Ed Meese: Reagan Would Still Oppose Law of the Sea Treaty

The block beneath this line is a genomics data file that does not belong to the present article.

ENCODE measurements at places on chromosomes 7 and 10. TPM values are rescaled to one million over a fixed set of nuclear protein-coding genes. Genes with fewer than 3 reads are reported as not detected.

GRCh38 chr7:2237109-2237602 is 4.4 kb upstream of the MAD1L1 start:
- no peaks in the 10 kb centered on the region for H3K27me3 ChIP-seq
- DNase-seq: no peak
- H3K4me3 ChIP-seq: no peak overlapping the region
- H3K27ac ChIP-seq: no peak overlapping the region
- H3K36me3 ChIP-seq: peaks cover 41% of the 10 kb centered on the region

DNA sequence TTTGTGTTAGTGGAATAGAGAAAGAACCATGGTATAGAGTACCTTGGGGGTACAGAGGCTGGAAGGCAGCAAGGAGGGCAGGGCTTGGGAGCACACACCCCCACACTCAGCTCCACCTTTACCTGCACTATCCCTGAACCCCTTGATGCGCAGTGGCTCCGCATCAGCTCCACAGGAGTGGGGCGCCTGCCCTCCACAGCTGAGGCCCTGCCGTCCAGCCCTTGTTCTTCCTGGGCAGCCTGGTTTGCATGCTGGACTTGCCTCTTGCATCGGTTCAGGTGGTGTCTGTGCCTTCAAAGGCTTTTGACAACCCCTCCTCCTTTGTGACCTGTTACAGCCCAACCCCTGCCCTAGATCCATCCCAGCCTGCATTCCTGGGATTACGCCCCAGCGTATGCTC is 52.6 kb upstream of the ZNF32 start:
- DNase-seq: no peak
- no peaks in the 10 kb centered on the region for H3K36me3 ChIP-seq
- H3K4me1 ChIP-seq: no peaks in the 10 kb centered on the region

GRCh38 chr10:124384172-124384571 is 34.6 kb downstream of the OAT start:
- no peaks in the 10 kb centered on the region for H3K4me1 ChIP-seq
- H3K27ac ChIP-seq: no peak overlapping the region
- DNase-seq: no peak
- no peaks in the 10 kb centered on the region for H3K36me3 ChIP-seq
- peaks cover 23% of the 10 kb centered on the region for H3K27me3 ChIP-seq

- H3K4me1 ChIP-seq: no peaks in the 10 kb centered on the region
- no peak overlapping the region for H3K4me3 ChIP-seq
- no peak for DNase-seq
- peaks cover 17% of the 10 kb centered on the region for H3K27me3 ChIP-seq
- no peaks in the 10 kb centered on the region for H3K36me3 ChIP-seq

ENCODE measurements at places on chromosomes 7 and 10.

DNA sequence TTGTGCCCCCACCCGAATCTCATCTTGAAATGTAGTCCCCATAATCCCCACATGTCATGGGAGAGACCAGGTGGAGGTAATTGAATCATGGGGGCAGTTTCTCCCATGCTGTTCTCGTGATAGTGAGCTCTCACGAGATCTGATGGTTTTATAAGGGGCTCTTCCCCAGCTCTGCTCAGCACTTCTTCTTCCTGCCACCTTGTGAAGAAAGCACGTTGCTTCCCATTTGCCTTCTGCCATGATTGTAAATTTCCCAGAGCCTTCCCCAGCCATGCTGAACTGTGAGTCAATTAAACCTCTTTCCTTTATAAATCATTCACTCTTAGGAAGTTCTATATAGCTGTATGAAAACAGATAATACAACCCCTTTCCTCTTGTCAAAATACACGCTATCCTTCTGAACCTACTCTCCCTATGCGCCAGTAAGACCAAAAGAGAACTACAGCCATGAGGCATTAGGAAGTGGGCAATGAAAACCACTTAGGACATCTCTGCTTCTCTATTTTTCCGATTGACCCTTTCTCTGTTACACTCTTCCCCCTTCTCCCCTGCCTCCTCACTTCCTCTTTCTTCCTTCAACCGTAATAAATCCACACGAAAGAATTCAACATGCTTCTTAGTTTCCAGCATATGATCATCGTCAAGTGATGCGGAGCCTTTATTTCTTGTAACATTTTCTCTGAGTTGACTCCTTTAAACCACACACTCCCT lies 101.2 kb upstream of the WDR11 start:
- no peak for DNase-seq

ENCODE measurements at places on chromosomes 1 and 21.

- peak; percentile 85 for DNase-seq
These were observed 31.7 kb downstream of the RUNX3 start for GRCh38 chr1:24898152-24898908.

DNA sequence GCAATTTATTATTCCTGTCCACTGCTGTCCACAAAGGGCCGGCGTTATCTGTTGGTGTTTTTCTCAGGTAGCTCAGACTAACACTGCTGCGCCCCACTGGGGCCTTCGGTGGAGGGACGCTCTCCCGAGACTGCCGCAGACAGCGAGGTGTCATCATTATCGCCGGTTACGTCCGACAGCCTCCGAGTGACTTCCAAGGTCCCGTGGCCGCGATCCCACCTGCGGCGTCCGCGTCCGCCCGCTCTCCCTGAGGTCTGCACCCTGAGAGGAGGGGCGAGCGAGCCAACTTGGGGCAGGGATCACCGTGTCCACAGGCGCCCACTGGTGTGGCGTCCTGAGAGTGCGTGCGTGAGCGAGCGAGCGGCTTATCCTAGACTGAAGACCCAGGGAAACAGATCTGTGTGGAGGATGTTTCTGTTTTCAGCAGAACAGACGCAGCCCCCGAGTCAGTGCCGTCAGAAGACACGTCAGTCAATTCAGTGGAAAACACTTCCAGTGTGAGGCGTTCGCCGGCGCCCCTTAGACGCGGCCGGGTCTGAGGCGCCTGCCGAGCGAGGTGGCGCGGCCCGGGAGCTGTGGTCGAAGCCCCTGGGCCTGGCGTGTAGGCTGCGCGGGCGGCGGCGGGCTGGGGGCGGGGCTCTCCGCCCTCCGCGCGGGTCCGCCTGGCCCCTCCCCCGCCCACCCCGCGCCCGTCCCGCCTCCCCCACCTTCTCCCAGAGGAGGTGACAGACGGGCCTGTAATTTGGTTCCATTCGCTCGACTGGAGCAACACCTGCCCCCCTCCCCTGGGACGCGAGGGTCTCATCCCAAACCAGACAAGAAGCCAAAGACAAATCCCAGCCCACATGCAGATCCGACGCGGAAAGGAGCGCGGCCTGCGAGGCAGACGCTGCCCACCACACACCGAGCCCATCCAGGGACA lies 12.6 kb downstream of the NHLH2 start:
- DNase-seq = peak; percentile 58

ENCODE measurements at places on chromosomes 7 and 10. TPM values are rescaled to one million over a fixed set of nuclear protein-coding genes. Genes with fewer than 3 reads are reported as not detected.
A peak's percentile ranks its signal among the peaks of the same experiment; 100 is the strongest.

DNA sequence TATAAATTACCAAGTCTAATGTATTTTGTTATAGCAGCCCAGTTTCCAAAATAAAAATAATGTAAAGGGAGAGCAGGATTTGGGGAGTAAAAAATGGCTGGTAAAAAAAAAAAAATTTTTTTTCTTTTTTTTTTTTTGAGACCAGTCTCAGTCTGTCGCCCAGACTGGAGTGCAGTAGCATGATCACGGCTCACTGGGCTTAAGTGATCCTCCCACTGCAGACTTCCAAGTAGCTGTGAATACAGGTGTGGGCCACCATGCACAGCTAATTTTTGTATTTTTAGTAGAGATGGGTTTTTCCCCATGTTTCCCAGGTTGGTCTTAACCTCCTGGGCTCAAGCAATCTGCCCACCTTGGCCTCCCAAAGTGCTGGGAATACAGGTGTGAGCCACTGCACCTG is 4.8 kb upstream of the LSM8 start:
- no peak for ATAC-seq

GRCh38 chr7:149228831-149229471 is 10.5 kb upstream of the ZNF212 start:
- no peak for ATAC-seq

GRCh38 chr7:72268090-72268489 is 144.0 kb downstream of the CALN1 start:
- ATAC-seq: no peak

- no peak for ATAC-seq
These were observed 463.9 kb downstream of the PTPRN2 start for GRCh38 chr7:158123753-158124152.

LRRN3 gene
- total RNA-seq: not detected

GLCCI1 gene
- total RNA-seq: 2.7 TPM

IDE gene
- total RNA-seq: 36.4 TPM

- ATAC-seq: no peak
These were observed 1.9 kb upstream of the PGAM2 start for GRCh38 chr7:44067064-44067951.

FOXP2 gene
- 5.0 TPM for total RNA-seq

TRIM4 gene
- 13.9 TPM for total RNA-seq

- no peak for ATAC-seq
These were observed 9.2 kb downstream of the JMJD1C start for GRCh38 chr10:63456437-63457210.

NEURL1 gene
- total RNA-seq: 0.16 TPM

The so-called Law of the Sea Treaty (LOST) is a bad idea whose time should never come up — at least for the United States and for those who believe in economic liberty and national security. That was the view of President Ronald Reagan in the 1980s and would remain his view today if he were with us to express it. The actual title of the treaty is “the United Nation’s Convention on the Law of the Sea.† As its name suggests, it gives to the United Nations, through its subordinate organizations established in the treaty, unprecedented economic powers and expansive authority over the commercial and maritime interests of the nations of the world. As Frank J. Gaffney, Jr., former Defense Department executive and President of the Center for Security Policy, has stated, “…it is unimaginable that the United States would choose to expand the power and influence of the United Nations at a time when evidence of the latter’s corruption, malfeasance and inherent anti-Americanism is growing by the day.† How did such an idea get started? It began in the 1970s, when Socialism was still raging and considered by some elitists as “the wave of the future.† The United Nations still wore the mantle of hope. Jimmy Carter claimed that the world’s energy supplies would be diminished in just 20 years. Time spent in our cars waiting for rationed gas gave some the sense that perhaps the world’s resources should be subject to greater regulation. No doubt that to diplomats in Foggy Bottom or Manhattan’s East Side, the Law of the Sea Treaty (LOST) that they painstakingly negotiated, complete with its 17 Parts, 320 Articles, and nine Annexes, was the answer to their dreams. Proponents of this giant step toward world-level bureaucracy probably could not imagine that the new American president, Ronald Reagan, could reject the treaty and fire the people responsible for negotiating it. But he did. LOST was the creature of a negotiation process dominated by the Soviet bloc and the “non-aligned movement.† It placed its hope on the United Nations bureaucracy. And it was out of step with the concepts of economic liberty and free enterprise that Ronald Reagan was to inspire throughout the world. Time has proven President Reagan right. Less imaginable is that 23 years later LOST is again being seriously considered by a Republican president and a Republican Senate. It was a bad idea in 1982; it is an unconscionable one now as we protect against new enemies and the internationalist whims of our Supreme Court. A 1994 limited agreement pertaining to deep-sea mining, negotiated by the Clinton administration, but not part of the treaty itself does not make the treaty as a whole any more acceptable. America’s adherence to this treaty would entail history’s biggest transfer of wealth and surrender of sovereignty. LOST vests in the new international entity the power to regulate seven-tenths of the world’s surface area; to impose production quotas for deep-sea mining, oil production and other harvesting; and to regulate ocean research and exploration. LOST creates a multinational court system to render and enforce its judgments. This is particularly alarming after a majority of the United States Supreme Court, in Roper v. Simmons, included an unratified international convention as justification for the judicial revision of a portion of our Constitution. Soon the high court will decide whether to honor a decision by the International Court of Justice, under another treaty, that would challenge the conviction of 51 convicted felons and murderers in our prisons who are foreign nationals. Significantly, LOST creates the authority for an international authority to levy taxes against member countries, ultimately to be paid by taxpayers. This brings the world closer to what United Nations bureaucrats have long wanted — a source of unlimited income. Most importantly, the treaty was drafted at a time when positions and actions of nations were relatively predictable. But today new enemies are involved. The sorts of at-sea interdiction efforts central to our new Proliferation Security Initiative (PSI) would be prohibited under LOST. The treaty effectively prohibits two functions vital to American security: intelligence-collection in, and submerged transit of, foreign territorial waters. Mandatory information-sharing would afford enemies data that could be used to facilitate attacks. Obligatory technology transfers would equip adversaries with sensitive and militarily useful equipment and knowledge. Why has a bad idea, once thought to be dead, now again raised its ugly head? Unfortunately, misguided internationalists have teamed with unrealistic business interests to support the resurgence of LOST. Some advocates believe that this giant step toward the rigidity of world government would be beneficial for mankind. They minimize the importance of national sovereignty and the value of free market economic decision-making and individualized business negotiations. There are those in the American oil industry who believe that an international organization will fairly allocate permits for the exploration and exploitation of undersea deposits and they like the idea that the U.S. taxpayers will pay the associated costs. But experience and common sense demonstrates that whatever inconvenience and expense may be involved in negotiating drilling rights with individual governments on straight business principles cannot justify the creation of a massive international authority susceptible to ideological pressures and potential corruption. Moreover, much of what the oil industry needs can be achieved through bilateral treaties and the involvement of the international financing system. Representatives of the U.S. Navy claim that LOST would provide navigation rights that would benefit our country. But the existing 1958 Law of the Seat Treaty already provides such rights without subjecting our naval forces to the compulsory dispute resolution by a UN tribunal, as required by the new treaty. Indeed, LOST provides the opportunity for legal mischief by those forces, both foreign and domestic, who would seek to limit the Navy’s activities. In short, LOST is an invitation to trial lawyers and their environmentalist front groups to go international, not only against the private sector but also against our military. The challenge should be clear for those who would follow the principles and implement the vision of Ronald Reagan. The best interests of the United States and of global freedom and opportunity demand that the Law of the Sea Treaty proposed for ratification be sunk, never to surface again.